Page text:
Doctors have found that some COVID-19 patients may continue to experience symptoms long after resolution of their initial infection. These “Long COVID” symptoms can be particularly troubling for pilots.
Dr. Greg Vanichkachorn, a senior aviation medical examiner (AME) and the medical director for the COVID Activity Rehabilitation Program at Mayo Clinic, noted he sees “a quite profound and unique fatigue” in many Long COVID patients. “They may take out the trash and then need to take a two-hour nap,” he explained, “or experience worsening symptoms for days after going for a short walk.”
Other COVID patients may experience headaches, tremors, coughing, shortness of breath or ringing in the ears. More severe cases may result in heart complications, lung scarring or blood clots.
“Many people also report trouble thinking clearly,” added Vanichkachorn. “They have ‘brain fog,’ difficulties with short-term memory, multitasking or finding the right word in a conversation.'”
Symptoms may also afflict otherwise healthy people, and even those who may not have experienced severe symptoms during their initial COVID-19 infection.
“We’re seeing [Long COVID in] individuals who are very active and who exercise regularly, with no other medical conditions or illnesses of note,” said Dr. Clayton Cowl, a senior AME and pulmonologist at Mayo Clinic.
Another common malady is anosmia, or lack of smell. “The FAA is obviously concerned that a pilot unable to detect smoke or other certain odors could be a safety issue,” Cowl said.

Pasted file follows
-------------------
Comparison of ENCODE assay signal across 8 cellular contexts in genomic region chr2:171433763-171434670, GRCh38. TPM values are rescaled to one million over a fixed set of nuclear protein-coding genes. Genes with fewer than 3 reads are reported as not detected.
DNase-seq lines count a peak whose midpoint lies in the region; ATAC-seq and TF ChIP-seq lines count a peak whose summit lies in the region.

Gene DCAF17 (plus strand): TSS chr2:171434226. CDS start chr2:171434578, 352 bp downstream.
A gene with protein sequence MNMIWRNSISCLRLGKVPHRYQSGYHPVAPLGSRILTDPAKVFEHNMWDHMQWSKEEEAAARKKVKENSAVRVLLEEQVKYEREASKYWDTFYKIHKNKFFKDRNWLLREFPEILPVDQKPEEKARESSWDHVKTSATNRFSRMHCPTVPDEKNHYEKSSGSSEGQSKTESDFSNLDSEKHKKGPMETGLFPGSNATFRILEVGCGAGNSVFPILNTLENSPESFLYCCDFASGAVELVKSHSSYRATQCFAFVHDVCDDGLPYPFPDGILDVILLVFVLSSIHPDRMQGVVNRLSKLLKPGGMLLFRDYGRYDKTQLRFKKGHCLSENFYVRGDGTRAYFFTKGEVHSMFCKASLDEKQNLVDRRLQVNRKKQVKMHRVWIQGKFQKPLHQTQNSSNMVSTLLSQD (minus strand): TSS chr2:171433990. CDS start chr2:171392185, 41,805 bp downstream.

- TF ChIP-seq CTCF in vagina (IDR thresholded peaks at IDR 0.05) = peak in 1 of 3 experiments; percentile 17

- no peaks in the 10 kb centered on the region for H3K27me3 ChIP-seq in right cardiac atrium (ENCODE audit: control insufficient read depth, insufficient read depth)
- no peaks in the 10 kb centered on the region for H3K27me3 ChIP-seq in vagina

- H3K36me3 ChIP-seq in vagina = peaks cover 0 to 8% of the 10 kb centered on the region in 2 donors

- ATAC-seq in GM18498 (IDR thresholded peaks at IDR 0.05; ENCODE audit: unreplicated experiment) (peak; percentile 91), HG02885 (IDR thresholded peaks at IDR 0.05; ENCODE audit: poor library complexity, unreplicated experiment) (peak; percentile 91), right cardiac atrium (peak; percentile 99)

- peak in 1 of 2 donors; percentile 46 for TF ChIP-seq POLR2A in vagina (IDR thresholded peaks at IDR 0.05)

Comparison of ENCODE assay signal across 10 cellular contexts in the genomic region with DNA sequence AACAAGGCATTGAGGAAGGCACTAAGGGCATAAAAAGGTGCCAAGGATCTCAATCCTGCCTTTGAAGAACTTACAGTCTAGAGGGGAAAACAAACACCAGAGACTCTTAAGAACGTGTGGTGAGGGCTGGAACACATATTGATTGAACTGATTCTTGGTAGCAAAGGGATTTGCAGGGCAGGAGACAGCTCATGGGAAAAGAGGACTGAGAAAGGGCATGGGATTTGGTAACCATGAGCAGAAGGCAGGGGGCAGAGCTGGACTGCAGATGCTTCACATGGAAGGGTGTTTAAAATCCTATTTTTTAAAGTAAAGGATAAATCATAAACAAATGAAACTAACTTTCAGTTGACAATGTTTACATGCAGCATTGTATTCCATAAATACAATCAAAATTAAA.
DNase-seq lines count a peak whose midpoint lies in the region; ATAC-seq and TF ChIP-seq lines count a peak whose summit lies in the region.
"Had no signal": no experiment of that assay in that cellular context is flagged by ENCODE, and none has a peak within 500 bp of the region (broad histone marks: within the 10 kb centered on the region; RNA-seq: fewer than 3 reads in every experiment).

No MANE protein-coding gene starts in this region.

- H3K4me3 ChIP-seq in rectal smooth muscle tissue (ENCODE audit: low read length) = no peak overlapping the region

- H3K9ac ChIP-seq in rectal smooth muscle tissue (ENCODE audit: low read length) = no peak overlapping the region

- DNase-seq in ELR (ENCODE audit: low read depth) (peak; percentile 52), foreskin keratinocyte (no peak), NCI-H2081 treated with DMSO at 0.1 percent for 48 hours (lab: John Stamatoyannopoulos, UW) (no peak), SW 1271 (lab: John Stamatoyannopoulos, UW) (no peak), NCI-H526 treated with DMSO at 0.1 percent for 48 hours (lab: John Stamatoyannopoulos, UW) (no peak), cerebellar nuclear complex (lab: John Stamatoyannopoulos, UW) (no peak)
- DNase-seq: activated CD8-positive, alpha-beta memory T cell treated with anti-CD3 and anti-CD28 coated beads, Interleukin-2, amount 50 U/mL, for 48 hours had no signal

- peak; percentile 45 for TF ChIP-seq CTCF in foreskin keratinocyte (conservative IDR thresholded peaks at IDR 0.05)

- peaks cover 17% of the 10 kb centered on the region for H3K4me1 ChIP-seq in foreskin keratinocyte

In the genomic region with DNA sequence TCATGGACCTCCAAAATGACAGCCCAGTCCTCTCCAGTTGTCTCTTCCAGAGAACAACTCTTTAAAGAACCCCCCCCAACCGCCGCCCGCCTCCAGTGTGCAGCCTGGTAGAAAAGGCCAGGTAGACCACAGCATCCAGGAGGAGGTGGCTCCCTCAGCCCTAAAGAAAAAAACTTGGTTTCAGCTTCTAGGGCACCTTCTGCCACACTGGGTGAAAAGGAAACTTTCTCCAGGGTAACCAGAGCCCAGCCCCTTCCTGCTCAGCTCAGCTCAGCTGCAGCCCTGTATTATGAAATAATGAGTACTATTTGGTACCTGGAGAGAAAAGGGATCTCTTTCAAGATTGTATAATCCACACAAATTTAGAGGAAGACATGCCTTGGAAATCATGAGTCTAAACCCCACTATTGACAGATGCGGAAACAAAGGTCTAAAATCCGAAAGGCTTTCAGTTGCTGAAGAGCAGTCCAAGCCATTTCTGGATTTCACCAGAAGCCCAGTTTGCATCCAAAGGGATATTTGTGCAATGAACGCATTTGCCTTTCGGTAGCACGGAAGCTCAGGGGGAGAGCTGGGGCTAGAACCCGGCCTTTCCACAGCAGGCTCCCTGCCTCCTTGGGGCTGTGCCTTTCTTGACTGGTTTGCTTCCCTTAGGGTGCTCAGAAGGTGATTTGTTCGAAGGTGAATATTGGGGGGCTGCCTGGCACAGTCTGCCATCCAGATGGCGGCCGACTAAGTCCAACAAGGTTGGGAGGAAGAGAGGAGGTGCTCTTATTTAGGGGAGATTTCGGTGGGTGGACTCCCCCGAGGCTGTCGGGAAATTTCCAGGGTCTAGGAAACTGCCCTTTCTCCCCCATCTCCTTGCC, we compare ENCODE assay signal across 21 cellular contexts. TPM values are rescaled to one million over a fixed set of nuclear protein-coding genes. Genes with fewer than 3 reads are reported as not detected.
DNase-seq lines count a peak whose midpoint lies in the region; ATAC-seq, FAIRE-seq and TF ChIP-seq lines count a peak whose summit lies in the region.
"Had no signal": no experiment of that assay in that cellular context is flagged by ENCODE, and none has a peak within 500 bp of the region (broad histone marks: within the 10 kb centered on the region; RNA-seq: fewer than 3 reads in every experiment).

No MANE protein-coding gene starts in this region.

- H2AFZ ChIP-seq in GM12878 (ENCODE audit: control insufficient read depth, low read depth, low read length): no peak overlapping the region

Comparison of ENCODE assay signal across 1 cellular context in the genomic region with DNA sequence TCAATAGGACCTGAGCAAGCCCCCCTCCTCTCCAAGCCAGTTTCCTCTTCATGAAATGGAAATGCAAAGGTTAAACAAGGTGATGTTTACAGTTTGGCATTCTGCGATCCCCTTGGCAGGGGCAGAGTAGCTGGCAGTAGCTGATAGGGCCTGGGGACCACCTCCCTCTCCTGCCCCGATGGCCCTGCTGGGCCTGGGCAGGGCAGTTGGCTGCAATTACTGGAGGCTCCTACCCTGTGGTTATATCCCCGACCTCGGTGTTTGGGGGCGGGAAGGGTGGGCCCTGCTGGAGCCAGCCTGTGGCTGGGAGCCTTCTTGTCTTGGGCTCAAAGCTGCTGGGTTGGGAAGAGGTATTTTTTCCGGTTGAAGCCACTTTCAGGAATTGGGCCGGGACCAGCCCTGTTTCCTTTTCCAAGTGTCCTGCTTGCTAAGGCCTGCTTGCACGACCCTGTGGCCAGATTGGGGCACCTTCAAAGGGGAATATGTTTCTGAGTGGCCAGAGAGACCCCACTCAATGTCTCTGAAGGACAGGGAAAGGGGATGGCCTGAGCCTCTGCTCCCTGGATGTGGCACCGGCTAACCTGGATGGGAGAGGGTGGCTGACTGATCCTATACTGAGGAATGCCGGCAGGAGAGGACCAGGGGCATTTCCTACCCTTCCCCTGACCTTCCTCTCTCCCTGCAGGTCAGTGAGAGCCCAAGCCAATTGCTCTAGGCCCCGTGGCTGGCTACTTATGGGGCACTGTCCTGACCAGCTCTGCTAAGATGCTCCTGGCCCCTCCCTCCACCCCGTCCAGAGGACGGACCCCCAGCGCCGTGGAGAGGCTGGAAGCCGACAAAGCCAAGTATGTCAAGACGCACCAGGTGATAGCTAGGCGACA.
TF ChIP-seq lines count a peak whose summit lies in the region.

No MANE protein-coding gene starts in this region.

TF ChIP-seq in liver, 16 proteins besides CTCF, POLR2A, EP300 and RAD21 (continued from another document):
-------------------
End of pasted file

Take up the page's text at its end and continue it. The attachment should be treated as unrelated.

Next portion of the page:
Dr. Quay Snyder, president of Aviation Medicine Advisory Service (AMAS) and aeromedical advisor for the Air Line Pilots Association International, noted “about 15” pilots have come to his organization with Long COVID symptoms. “In most cases, they’re concerned most about medical certification and aviation safety implications,” he noted.
Severe Long COVID cases, including those involving hospitalization, may involve deferral and consultations with a specialist before the AME can issue a pilot’s medical. However, “the vast majority of cases” should not pose any difficulities, Cowl said, “as long as they’re fully recovered and don’t have symptoms.”
Furthermore, most Long COVID symptoms are relatively mild and are eventually resolved. Physical and occupational therapy may help patients recover more quickly, although Vanichkachorn cautioned against overexertion.
“Patients are sick of being sick and want to immediately bounce back to normal,” he said. “That often causes worsening symptoms, and patients can get themselves stuck in this sort of vicious cycle.”
Overall statistics of the risk for developing Long COVID are favorable. Snyder noted a recent analysis of worldwide COVID-19 cases in the Journal of Infectious Disease that found “only about 1/2 to 1/3 of a percent of people who acquired COVID developed Long COVID symptoms,” with a lower percentage across North America.
“There’s a lot of doom and gloom out there, and we’re only at the very beginning of starting to scratch the surface of this condition,” Snyder concluded. “But it’s important to realize that people are still getting better slowly over the long term.”
For more information listen to the NBAA Flight Plan podcast: Pilots & Long COVID.